Thursday, 21 July 2011

Book #35

The Prime Minister's Brain by Gillian Cross

Everyone at school is playing the new computer game, Octopus Dare, but only Dinah is good enough to beat it. But she forgets who she is when she looks into the whirling eyes of the Octopus...What is happening, and how is the Demon Headmaster involved? And what will he do if he really does get into the Prime Minister's Brain?

The sequel to The Demon Headmaster! I enjoyed this one a great deal more than its predecessor.

The computer game plotline dragged me right into the book when I was younger, and it did this time too. The book was written in the 80s, and reading the descriptions of these old-fashioned computers the characters were using was quite amusing. I loved that Cross made Dinah carry one of these monumental contraptions across London on the tube. She must have been having a laugh. No one used a mouse either, all of the computer activities were command based. Press O to open, it was brilliantly retro. I also really liked the font changes in the novel which illustrated words appearing on a computer screen, à la:


Very enthralling.

The characters end up splitting up at the beginning of the novel, and the chapters are set out nicely to alternate between their different narratives, which varies the plot slightly and gives us an all-seeing eye of sorts.

Some of the language used is quite dated, and it reads sometimes as a jolly-oh Enid Blyton type of novel. This strangely contrasted with the futuristic, mechanical feel of the novel, and felt quite odd. The characters in the book do remind me a lot of the Famous Five, and to associate them with computers and the future is just completely bizarre.

I didn't realise there were six books in this series! I have only ever read the first two. I doubt I'll track down the remaining four, however, as I'm not too sure it would be worth my while.

I much preferred this novel to the last, but perhaps I am just remembering my feelings on first reading it. I remember absolutely loving it. I probably won't visit The Demon Headmaster and SPLAT again for a long while, though.

This is the end of my nostalgic readings for now. I am now moving onto some very thick books and I am excited, but slightly nervous about the imminent book avalanche that will no doubt occur when I try to remove the next one from my shelves.

35 / 72 books. 49% done!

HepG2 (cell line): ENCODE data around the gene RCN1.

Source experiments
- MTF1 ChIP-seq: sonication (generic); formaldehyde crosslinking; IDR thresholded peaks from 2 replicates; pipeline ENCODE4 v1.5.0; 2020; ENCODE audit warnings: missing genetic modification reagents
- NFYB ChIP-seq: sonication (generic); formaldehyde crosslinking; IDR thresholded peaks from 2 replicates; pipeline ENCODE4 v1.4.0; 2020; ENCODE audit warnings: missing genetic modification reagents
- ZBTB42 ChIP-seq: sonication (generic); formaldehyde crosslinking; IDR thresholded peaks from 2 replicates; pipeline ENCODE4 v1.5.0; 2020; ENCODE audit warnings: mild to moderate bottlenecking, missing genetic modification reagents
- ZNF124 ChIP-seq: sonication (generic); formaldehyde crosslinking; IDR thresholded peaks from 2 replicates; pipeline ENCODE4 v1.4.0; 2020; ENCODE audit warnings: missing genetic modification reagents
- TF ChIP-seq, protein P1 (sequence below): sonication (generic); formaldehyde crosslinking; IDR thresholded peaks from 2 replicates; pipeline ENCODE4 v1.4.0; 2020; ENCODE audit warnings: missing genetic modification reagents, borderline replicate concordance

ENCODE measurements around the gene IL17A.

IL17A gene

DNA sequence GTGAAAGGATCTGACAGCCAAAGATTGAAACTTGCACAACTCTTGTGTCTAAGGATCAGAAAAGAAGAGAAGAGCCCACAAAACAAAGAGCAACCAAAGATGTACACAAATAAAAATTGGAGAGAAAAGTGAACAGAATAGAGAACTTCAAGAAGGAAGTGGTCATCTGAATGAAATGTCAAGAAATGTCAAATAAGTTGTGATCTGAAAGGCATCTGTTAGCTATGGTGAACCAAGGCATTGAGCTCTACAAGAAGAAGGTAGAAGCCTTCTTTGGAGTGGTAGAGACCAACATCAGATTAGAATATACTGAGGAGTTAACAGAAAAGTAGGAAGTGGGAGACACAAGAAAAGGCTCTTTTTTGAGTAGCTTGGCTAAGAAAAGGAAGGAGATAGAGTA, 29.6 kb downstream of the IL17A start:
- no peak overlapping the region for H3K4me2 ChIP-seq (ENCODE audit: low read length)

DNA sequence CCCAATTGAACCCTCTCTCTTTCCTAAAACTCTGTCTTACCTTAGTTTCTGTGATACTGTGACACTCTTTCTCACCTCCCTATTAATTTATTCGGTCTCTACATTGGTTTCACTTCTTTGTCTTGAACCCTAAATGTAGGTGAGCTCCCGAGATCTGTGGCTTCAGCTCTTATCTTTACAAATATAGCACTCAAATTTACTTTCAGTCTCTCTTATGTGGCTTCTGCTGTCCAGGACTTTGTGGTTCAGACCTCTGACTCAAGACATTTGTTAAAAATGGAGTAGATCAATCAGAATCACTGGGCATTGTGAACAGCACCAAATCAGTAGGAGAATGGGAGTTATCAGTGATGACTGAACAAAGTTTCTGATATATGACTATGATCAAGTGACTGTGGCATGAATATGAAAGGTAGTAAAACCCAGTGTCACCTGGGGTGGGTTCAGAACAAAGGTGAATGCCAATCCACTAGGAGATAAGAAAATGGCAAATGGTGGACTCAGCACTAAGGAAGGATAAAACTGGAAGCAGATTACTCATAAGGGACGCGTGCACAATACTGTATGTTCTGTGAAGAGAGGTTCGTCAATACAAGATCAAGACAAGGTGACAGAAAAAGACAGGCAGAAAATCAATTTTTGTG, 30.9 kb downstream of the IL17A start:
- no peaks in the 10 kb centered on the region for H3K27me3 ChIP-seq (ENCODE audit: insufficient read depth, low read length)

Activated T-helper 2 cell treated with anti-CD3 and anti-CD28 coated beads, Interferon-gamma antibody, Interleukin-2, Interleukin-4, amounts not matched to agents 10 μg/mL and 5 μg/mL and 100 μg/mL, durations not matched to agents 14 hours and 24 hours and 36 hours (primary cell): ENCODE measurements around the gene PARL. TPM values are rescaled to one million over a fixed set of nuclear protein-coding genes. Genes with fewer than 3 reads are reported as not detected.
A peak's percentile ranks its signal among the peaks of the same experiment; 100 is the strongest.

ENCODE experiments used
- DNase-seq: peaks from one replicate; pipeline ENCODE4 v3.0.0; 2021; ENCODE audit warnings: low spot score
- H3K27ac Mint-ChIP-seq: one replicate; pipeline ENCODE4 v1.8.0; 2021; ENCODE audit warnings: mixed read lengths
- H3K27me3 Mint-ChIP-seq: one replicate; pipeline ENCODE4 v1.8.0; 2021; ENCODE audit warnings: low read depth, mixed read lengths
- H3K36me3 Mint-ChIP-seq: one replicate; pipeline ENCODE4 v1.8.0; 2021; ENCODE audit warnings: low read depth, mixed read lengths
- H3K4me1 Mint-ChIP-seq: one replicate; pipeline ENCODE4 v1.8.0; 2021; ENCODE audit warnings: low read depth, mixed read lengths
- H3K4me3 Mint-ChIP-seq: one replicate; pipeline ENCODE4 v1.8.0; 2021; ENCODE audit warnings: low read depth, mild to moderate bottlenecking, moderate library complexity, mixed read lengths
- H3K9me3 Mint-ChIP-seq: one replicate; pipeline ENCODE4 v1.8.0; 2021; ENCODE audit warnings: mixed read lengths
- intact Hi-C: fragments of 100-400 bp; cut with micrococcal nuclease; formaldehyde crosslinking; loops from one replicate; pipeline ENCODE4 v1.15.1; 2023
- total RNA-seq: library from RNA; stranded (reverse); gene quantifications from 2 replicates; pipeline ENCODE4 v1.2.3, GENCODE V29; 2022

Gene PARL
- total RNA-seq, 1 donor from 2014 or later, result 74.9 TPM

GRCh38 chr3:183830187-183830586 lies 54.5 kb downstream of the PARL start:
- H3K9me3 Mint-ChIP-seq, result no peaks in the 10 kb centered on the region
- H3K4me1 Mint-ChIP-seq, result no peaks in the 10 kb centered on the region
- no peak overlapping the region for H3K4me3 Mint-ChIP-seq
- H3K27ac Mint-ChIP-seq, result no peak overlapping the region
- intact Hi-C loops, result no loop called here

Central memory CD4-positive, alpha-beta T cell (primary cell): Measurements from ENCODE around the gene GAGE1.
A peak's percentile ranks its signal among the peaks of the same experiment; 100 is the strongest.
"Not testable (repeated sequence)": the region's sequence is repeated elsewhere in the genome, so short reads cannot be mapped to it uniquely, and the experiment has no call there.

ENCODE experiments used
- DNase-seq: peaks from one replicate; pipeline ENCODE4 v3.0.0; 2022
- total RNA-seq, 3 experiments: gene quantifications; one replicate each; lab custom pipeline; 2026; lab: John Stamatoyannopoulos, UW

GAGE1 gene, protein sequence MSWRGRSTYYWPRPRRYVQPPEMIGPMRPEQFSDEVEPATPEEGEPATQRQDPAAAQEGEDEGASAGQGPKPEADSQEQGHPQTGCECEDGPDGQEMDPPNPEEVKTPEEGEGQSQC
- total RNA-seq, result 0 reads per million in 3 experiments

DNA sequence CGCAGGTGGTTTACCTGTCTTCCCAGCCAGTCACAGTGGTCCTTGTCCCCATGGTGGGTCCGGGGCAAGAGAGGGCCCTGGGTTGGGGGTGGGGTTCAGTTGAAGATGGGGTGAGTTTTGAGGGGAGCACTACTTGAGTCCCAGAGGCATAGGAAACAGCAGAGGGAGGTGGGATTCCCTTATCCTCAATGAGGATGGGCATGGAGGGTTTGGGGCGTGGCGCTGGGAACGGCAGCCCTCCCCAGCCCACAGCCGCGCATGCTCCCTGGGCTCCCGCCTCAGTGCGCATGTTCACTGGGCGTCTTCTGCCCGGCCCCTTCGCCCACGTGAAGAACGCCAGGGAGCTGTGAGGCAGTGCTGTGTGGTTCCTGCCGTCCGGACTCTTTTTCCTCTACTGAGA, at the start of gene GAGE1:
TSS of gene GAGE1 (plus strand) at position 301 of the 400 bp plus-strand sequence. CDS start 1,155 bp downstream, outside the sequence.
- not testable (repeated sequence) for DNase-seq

Tuesday, 19 July 2011

Book #34

The Demon Headmaster by Gillian Cross

Dinah moves in with the Hunter family and starts going to the same school as her foster-brothers Lloyd and harvey. It's not easy, as they seem to hate her, and school is really strange. Pupils suddenly talk like robots and do weird things - even Dinah finds herself acting oddly. She's sure the headmaster has some kind of power over them, and is determined to find out more. But the Demon Headmaster is equally determined to stop her.

I loved this book when I was younger, and I especially loved the television series. Who could forget those horrible green eyes of doom? Yuck.

Despite this long lost love, I'm not too sure if this book is a good one for adults to return to. I remember finding it so exciting in my younger days, but reading it this time, I felt a bit depressed! I didn't feel a great deal of suspense as I read; there definitely should have been some there. I didn't have much feeling for the characters either; no love for the goodies and no hate for the baddies. It was all a bit bland.

The whole premise of the book is a terrifying one, and very reminiscent of Nineteen Eighty-Four (which is in fact mentioned in the book twice, but not as a comparison to events). The idea of a school such as this, with this kind of man in power is quite lamentable. However, (and I will ignore for the moment the fact that this is a book aimed at children) Cross shows us this scenario to be just a wee bit of a stress and a burden. No big deal, just a minor annoyance. This will probably pass over younger reader's heads, but it bothered me. I was particularly shocked by the snowball punishment. It was very cruel. The three characters who endured it seemed to be quite fine afterwards, but I was chilled to the core along with them.